We don’t have a lot of “traditions” in my family but we definitely have some Christmas ones. Christmas Eve in particular. On Christmas Eve we do the following:
- Head to the mall to people watch. The hubs started this many years ago when he would shop for all his gifts on Christmas Eve. Drove me batshit. Now we go to enjoy the decorations, feel the spirit and watch the panic.
- Bake cookies and watch “A Christmas Story”. Ralphie and I have been hanging out for a number of years now. I love that kid.
- Watch “It’s a Wonderful Life” late in the evening with hot chocolate. Only M will watch with me, B and W never got into it, but I love that at least one of my boys has embraced what has been a personal tradition for 30 years. I’ll cry at the end (I always do) and the kids will go to bed right after so that Santa will come and deliver gifts.
I was never much of a drinker on Christmas Eve because my father always ruined holidays. I made it a very specific point NOT to repeat that behavior. The last few years of my drinking, however, I drank a bottle of wine or so before bed and woke up with a hangover – not my best moment for sure.
Year one of sobriety I was high on being sober for almost a year. Still on my pink cloud I floated around, spent too much money and let everyone who would listen know that I had been sober almost one whole year. I was a little annoying but everyone was very gracious about it. After all, it was a damn site better than drunk and/or hungover. Oh, and I ate a lot of sugar.
Year two…flat. By then I was sober but not recovering. I was looking around and wondering, “Is this it?” “Is this what I have to look forward to?” I wasn’t regretting my sobriety, quite the contrary, I was ecstatic that I was going on two full years. I was just…bored. Restless. Not content. Little did I know how dangerous this frame of mind could be. No chance I was going to drink but I wasn’t exactly in love with my new lifestyle either.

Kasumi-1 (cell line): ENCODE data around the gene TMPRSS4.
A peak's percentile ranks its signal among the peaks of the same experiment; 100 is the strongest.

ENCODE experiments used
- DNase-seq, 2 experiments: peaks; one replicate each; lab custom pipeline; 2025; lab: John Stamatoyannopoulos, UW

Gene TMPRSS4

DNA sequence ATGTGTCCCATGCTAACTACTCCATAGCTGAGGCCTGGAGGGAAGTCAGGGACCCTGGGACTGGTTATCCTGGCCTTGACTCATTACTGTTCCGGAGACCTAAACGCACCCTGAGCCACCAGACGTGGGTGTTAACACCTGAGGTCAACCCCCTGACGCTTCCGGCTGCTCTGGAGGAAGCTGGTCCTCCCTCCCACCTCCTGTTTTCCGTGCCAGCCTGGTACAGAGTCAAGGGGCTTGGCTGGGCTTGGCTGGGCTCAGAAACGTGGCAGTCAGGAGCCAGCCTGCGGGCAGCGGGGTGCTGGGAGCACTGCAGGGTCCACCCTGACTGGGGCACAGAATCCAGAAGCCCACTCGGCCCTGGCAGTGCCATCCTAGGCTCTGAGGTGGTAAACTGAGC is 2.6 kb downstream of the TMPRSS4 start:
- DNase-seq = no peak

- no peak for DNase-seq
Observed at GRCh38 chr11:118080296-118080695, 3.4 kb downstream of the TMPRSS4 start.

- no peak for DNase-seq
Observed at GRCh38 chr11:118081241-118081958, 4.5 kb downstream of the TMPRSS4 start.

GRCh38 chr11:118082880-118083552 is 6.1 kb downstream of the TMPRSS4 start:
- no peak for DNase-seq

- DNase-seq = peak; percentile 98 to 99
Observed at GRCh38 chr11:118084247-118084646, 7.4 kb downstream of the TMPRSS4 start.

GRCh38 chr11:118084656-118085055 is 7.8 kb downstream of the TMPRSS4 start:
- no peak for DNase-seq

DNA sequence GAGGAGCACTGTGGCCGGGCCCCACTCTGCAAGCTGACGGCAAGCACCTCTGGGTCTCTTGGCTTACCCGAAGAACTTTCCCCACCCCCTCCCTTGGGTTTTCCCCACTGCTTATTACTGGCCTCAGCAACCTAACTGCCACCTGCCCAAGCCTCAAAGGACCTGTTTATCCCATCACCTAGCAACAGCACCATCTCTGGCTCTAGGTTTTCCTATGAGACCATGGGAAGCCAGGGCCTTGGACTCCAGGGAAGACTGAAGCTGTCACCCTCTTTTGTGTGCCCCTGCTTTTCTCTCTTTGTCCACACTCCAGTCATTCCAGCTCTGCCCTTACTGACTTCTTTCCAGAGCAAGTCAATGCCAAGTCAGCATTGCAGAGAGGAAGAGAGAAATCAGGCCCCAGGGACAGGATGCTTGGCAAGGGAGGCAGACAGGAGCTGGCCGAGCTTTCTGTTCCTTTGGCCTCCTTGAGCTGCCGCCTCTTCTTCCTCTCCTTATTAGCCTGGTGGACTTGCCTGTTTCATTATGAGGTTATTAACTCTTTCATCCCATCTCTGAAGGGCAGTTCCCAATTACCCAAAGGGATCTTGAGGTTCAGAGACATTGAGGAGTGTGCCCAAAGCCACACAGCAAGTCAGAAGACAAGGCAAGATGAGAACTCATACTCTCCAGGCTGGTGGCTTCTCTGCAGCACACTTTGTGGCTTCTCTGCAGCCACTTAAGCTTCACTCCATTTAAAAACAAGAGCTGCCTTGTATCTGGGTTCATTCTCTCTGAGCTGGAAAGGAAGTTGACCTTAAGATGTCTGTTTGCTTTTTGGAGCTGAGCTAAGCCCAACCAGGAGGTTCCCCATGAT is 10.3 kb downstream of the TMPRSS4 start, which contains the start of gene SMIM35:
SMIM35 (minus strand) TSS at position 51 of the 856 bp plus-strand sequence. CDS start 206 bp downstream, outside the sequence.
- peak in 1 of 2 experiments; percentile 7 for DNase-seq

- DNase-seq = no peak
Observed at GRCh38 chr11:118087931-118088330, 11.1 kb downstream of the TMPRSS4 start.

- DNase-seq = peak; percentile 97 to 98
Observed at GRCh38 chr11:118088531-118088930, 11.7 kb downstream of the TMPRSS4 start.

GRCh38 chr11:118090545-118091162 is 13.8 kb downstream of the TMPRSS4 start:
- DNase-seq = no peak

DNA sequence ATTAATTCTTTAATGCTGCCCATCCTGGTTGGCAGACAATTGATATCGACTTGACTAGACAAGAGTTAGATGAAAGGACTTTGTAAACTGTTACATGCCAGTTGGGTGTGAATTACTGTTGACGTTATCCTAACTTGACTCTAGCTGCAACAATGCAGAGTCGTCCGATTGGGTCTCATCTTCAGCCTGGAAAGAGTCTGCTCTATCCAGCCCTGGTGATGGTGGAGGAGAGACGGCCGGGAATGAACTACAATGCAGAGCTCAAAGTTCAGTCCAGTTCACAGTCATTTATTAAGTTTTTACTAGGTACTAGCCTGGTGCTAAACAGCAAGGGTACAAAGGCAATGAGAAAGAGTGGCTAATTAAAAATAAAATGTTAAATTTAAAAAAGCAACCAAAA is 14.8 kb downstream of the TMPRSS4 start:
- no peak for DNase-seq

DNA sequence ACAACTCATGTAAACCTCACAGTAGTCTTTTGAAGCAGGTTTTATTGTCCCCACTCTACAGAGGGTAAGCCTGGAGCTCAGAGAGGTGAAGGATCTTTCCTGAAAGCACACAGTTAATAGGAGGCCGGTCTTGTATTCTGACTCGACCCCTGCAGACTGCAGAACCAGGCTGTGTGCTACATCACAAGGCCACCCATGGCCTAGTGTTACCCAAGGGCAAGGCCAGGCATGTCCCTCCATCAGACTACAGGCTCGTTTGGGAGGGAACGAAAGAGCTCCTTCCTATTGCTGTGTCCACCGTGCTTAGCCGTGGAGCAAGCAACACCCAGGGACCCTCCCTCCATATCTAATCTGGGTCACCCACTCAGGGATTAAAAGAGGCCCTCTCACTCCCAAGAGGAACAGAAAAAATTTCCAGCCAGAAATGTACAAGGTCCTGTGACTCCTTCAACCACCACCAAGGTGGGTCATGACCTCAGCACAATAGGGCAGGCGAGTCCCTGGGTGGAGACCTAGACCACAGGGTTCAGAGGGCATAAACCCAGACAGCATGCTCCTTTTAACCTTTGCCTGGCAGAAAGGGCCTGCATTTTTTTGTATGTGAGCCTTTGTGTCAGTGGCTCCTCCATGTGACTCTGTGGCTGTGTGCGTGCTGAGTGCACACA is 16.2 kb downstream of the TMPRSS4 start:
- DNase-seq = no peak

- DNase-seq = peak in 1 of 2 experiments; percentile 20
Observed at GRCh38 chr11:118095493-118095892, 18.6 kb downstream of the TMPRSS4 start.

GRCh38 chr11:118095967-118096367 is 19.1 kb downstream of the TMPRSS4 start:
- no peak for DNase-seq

In January I’ll have three years and oh what a difference a year makes. This year I began to truly recover. I uncovered lots of different rocks, looked closely at the crap underneath and, most importantly, let go and forgave. I let go of a lot of shit that had been tying me to a world of resentment and forgave everyone, including myself (okay…I’m still working on this one), that put me there. In the process I found what has become the most miraculous revelation of all…I found peace.
The dialog in my head finally quieted, the hole in my soul began to heal and fill with love, the restlessness disappeared and contentment moved in. I found a semblance of bliss I had never imagined.
I still have my moments. I get pissed, weepy, needy, irritable…you know, all those woman (whatever) things. But the difference is that I just deal. I feel the feelings, I share what needs to be shared (well – when I’m pissed I probably over share…just ask my family), and I…let…go.
Now I find myself excited about my sobriety again. No longer flat. No more discontentment. Restless only when I’ve missed some yoga practices. Open to hearing God without the brick…um…mostly anyway. Looking forward to a new year and my third Christmas and New Year’s Day without a hangover (damn I love that).
Merry Christmas everyone. May you find peace in your soul and joy in your heart this Christmas and always.